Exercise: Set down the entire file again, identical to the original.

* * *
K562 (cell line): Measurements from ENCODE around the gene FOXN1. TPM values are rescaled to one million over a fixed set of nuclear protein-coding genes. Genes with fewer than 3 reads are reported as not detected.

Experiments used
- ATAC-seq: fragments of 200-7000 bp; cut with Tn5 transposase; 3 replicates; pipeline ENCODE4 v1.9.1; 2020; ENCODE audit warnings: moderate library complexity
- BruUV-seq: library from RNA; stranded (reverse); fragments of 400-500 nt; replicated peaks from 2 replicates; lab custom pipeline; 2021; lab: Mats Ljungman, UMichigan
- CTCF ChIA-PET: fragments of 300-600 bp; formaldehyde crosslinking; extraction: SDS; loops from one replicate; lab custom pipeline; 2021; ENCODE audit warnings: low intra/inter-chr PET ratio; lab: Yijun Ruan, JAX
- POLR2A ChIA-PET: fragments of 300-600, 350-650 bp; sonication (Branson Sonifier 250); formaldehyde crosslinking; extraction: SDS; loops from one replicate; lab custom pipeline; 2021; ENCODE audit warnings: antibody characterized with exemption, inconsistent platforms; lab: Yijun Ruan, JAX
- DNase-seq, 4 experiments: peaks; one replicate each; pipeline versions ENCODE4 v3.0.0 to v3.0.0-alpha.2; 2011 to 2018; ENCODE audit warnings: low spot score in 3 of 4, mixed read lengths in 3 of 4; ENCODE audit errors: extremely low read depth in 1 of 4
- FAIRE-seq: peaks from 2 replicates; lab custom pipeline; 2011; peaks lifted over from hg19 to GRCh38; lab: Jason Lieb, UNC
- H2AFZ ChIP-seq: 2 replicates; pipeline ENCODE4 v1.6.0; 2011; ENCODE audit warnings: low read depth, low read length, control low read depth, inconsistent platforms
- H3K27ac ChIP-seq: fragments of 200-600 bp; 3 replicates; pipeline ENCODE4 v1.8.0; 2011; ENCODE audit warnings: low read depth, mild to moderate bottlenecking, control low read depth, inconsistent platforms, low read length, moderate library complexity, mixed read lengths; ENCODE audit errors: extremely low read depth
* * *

K562 (cell line): Measurements from ENCODE around the gene FOXN1. TPM values are rescaled to one million over a fixed set of nuclear protein-coding genes. Genes with fewer than 3 reads are reported as not detected.

Experiments used
- ATAC-seq: fragments of 200-7000 bp; cut with Tn5 transposase; 3 replicates; pipeline ENCODE4 v1.9.1; 2020; ENCODE audit warnings: moderate library complexity
- BruUV-seq: library from RNA; stranded (reverse); fragments of 400-500 nt; replicated peaks from 2 replicates; lab custom pipeline; 2021; lab: Mats Ljungman, UMichigan
- CTCF ChIA-PET: fragments of 300-600 bp; formaldehyde crosslinking; extraction: SDS; loops from one replicate; lab custom pipeline; 2021; ENCODE audit warnings: low intra/inter-chr PET ratio; lab: Yijun Ruan, JAX
- POLR2A ChIA-PET: fragments of 300-600, 350-650 bp; sonication (Branson Sonifier 250); formaldehyde crosslinking; extraction: SDS; loops from one replicate; lab custom pipeline; 2021; ENCODE audit warnings: antibody characterized with exemption, inconsistent platforms; lab: Yijun Ruan, JAX
- DNase-seq, 4 experiments: peaks; one replicate each; pipeline versions ENCODE4 v3.0.0 to v3.0.0-alpha.2; 2011 to 2018; ENCODE audit warnings: low spot score in 3 of 4, mixed read lengths in 3 of 4; ENCODE audit errors: extremely low read depth in 1 of 4
- FAIRE-seq: peaks from 2 replicates; lab custom pipeline; 2011; peaks lifted over from hg19 to GRCh38; lab: Jason Lieb, UNC
- H2AFZ ChIP-seq: 2 replicates; pipeline ENCODE4 v1.6.0; 2011; ENCODE audit warnings: low read depth, low read length, control low read depth, inconsistent platforms
- H3K27ac ChIP-seq: fragments of 200-600 bp; 3 replicates; pipeline ENCODE4 v1.8.0; 2011; ENCODE audit warnings: low read depth, mild to moderate bottlenecking, control low read depth, inconsistent platforms, low read length, moderate library complexity, mixed read lengths; ENCODE audit errors: extremely low read depth